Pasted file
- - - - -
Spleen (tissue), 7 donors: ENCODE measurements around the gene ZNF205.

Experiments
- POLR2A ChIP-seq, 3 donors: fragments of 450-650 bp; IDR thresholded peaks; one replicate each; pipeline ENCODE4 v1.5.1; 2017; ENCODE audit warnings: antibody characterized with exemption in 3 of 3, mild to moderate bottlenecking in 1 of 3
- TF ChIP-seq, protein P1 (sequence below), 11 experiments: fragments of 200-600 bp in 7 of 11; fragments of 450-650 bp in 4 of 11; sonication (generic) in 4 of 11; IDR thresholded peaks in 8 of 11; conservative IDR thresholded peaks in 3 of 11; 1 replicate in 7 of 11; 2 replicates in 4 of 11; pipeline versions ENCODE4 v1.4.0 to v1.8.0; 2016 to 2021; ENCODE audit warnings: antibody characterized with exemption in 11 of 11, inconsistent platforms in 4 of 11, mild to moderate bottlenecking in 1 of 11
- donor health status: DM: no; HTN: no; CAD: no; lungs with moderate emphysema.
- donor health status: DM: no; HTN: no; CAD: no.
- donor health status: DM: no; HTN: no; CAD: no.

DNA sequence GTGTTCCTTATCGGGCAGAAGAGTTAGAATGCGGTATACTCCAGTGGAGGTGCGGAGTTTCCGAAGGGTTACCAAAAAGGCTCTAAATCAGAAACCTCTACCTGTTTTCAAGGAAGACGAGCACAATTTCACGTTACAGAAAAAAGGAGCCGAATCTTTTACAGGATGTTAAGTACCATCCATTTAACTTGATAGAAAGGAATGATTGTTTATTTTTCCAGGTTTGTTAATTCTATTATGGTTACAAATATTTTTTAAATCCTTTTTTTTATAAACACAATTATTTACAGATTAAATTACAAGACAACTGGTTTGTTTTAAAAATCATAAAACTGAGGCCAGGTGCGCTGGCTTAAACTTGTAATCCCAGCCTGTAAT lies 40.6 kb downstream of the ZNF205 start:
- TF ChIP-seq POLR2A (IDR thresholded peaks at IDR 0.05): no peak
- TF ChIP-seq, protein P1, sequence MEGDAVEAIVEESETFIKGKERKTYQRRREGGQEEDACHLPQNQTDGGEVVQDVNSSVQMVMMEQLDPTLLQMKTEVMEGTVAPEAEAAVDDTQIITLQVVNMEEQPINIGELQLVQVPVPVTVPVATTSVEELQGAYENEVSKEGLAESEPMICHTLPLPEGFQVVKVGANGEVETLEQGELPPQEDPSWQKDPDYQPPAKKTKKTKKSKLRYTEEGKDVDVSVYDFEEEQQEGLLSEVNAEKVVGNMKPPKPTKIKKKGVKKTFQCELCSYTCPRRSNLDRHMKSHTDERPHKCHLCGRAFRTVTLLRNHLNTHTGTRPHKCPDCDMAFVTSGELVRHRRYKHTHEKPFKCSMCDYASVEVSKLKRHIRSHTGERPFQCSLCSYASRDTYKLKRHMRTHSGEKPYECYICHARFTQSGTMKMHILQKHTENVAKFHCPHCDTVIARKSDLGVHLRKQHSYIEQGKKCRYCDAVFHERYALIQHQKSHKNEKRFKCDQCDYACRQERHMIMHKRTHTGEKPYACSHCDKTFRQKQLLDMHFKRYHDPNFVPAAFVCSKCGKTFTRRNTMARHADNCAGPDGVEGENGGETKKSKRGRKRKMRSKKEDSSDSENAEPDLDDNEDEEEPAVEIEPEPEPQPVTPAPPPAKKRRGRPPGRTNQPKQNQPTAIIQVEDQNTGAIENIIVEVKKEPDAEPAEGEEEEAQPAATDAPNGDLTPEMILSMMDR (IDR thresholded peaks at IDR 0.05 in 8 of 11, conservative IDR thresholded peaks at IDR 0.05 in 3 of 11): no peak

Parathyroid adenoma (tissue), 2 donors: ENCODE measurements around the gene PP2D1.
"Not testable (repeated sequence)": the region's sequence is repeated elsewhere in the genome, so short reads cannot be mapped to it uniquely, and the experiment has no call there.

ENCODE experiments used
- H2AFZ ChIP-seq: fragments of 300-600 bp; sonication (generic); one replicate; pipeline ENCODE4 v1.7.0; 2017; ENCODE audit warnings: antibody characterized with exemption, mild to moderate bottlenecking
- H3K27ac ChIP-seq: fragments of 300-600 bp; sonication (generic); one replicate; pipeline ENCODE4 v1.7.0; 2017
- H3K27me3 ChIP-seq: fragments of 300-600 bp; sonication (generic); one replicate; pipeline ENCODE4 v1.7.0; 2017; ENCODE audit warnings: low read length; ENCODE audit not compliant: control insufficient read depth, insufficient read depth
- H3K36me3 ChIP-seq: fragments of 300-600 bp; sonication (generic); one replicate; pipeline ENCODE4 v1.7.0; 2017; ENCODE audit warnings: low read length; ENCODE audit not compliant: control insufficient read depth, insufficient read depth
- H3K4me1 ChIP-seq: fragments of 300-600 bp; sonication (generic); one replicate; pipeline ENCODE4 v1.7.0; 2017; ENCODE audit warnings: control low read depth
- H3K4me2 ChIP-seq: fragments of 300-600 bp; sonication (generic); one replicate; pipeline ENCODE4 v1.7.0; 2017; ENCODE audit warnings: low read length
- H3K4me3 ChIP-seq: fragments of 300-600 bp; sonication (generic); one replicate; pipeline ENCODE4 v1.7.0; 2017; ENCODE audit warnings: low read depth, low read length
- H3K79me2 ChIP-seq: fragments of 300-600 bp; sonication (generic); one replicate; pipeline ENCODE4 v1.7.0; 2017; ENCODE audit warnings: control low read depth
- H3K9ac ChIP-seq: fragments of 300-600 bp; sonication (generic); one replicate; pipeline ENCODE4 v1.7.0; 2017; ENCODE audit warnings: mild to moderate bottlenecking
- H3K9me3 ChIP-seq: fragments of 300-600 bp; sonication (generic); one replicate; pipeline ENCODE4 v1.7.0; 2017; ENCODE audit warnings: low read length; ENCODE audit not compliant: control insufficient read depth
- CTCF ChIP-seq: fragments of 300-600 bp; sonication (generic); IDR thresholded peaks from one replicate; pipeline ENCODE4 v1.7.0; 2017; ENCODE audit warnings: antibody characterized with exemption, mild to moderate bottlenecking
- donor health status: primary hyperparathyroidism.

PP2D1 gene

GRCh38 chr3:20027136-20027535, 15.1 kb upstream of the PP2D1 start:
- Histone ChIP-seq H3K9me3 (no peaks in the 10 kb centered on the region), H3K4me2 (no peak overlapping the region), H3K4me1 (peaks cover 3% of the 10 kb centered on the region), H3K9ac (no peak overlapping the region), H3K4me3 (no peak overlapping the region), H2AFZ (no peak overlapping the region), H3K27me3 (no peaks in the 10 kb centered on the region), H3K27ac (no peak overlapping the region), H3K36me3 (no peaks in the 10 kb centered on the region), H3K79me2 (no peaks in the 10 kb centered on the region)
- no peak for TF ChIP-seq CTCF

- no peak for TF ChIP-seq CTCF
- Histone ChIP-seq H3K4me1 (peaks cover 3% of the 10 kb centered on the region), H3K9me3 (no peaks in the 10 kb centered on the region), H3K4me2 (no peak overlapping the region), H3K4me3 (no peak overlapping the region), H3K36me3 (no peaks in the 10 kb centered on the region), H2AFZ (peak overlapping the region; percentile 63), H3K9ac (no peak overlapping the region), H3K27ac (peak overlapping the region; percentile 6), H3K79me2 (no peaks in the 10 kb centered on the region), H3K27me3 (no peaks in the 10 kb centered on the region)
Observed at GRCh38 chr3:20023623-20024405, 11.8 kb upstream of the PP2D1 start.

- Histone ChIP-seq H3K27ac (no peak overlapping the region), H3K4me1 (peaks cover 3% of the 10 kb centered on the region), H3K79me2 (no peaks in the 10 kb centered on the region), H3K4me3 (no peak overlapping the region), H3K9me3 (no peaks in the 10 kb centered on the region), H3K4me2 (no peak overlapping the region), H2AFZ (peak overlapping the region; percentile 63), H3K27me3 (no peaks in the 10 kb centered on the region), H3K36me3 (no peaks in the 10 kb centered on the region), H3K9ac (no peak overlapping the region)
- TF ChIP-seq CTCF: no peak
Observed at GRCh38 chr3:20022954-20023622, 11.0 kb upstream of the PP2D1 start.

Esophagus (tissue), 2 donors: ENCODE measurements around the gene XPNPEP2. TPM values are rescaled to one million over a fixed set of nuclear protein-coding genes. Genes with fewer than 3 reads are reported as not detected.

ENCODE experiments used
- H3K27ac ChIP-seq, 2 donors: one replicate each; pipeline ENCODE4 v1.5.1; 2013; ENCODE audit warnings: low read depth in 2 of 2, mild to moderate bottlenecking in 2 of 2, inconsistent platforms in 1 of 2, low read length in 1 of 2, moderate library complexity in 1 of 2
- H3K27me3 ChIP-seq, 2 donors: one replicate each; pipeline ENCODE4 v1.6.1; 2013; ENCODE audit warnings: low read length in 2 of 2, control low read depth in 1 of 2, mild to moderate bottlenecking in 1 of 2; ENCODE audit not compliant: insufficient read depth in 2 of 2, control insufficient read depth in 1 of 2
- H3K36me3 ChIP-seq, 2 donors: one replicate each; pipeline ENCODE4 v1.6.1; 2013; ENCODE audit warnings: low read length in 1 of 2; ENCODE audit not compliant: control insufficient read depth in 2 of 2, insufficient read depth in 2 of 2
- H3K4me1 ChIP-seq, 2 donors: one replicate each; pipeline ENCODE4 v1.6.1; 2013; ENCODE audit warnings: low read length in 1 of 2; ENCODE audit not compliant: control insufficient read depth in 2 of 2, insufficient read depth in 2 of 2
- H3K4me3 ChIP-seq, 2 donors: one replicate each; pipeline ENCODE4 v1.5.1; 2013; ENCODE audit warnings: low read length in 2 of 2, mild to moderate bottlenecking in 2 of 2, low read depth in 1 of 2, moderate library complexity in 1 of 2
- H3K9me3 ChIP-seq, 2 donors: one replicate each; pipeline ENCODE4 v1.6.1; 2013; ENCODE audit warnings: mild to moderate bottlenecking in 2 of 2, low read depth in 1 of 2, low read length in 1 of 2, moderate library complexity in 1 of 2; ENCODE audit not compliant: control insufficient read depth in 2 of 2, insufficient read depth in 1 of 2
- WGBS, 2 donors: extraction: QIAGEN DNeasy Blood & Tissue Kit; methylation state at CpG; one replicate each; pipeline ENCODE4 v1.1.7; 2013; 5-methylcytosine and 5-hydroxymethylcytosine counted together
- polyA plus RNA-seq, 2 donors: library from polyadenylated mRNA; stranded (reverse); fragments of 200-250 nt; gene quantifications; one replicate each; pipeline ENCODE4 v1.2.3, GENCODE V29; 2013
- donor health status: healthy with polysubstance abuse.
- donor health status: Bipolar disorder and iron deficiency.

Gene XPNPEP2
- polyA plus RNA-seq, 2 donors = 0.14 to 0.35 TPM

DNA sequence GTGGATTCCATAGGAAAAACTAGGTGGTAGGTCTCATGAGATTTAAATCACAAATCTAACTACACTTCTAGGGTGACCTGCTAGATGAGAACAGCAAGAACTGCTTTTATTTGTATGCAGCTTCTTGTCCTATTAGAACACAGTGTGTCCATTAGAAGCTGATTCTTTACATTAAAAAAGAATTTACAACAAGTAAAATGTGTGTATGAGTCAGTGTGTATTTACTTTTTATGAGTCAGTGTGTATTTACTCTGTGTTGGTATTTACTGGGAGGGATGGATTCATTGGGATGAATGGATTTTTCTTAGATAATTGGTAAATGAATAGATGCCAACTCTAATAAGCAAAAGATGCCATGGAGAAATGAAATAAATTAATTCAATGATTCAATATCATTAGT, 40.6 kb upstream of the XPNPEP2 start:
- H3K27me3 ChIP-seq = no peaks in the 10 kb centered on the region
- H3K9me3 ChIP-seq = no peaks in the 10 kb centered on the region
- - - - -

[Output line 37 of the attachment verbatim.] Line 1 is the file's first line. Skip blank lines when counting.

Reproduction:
ENCODE experiments used